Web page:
There are three levels of environmental analysis possible under the NEPA: 1) Categorical Exclusion, 2) Environmental Assessment, and 3) Environmental Impact Statement. If a proposed project falls under a federal agency’s Categorical Exclusion list, meaning it is part of a class of projects that usually have minimal environmental impact, then an Environmental Assessment or an Environmental Impact Statement are not needed. Ninety percent of proposals fall under this category, though semiconductor fabs would not qualify for this exemption. If a project is not categorically excluded, then agencies must formulate an Environmental Assessment, which provides an overview of potential environmental impacts. If the Environmental Assessment determines that a project will have significant environmental impact, then the agency puts together an Environmental Impact Statement. The regulatory requirements for an Environmental Impact Statement, which involves a public review process, are more detailed and rigorous than the requirements for an Environmental Assessment.
According to the Council on Environmental Quality (CEQ), between 2013-2018 Environmental Impact Statements took an average of 4.5 years to complete. This implies that any fab that is obliged to generate an Environmental Impact Statement would likely face significant delays. Some estimates put delay costs for large infrastructure projects as high as 5% a year, meaning, for example, that Intel’s planned $20 billion investment in Ohio could encounter about $1 billion in extra expenses for every year delayed.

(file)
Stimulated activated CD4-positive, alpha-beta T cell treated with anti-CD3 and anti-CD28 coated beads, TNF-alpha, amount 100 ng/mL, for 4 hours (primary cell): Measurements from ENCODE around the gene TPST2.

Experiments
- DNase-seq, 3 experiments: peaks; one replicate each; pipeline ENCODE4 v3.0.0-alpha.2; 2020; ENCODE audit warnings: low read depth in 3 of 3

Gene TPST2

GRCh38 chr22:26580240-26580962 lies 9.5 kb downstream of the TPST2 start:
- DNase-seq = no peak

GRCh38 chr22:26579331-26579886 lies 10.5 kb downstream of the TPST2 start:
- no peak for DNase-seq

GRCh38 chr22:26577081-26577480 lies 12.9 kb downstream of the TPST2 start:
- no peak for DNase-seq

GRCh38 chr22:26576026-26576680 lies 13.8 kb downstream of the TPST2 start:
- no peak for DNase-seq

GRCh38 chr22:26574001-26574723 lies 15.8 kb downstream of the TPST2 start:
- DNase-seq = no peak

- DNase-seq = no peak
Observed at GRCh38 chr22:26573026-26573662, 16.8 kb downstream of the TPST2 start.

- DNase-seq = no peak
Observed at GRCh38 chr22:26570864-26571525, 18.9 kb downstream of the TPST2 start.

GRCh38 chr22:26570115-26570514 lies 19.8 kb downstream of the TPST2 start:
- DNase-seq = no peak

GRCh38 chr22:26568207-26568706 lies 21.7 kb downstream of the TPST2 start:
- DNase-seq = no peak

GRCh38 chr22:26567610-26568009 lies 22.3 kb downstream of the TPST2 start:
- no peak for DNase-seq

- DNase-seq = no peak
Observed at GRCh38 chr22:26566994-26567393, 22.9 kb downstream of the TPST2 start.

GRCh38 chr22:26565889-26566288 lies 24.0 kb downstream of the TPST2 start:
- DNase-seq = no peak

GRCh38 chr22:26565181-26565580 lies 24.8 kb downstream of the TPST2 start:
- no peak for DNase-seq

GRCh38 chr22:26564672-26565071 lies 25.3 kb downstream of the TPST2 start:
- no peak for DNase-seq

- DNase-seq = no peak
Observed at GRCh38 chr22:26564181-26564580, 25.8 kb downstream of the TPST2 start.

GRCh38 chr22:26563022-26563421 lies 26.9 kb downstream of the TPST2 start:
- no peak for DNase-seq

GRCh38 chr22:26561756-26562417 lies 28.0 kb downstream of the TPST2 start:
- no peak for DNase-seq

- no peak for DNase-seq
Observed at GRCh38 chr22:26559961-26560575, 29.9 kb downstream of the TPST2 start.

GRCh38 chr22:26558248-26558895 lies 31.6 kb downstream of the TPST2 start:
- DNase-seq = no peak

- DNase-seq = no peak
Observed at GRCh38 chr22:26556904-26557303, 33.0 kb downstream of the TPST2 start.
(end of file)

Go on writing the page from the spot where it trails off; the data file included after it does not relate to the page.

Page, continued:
Speeding Environmental Permitting
There is widespread recognition across government and industry that the environmental permitting process needs reform. The 2017 PCAST report, issued under the Obama administration, recommended that the federal government “responsibly” accelerate the permitting process in order to encourage semiconductor investment and development. The report called for the creation of “fast-track” permitting options, especially for companies building fabrication facilities at existing sites.
Oregon’s Plant Site Emissions Limit (PSEL) program, a policy first instituted in the 1980s that allows for flexibility in operations changes as long as a plant site stays under the emissions limit, is cited in the 2017 PCAST report as an example of such a flexible approach. While PSEL-style programs only apply to construction on existing sites, and thus would be unlikely to benefit most fabrication facilities, they provide a model for future “fast-track” reforms.
During the Trump administration, the EPA made reform a priority, aiming to make permit decisions within six months and reduce the backlog of applications. Empowering decision-makers and increasing transparency were the key ambitions of this effort.
The Biden administration has since rolled back some of the Trump-era EPA policies, citing environmental concerns, but has promised to make the permitting process easier for the implementation of infrastructure funds, again emphasizing the need to consolidate the decision-making process. The administration also plans to announce new NEPA guidelines that would accelerate the review process. Congress, meanwhile, is considering legislation that would help fast-track preconstruction permits for semiconductor facilities. Democratic leaders recently reached a deal on a new bill that would include a variety of potentially game-changing permitting reforms, including fast-track options for "high-priority" projects, caps on NEPA reviews, and amendments to the Clean Water Act.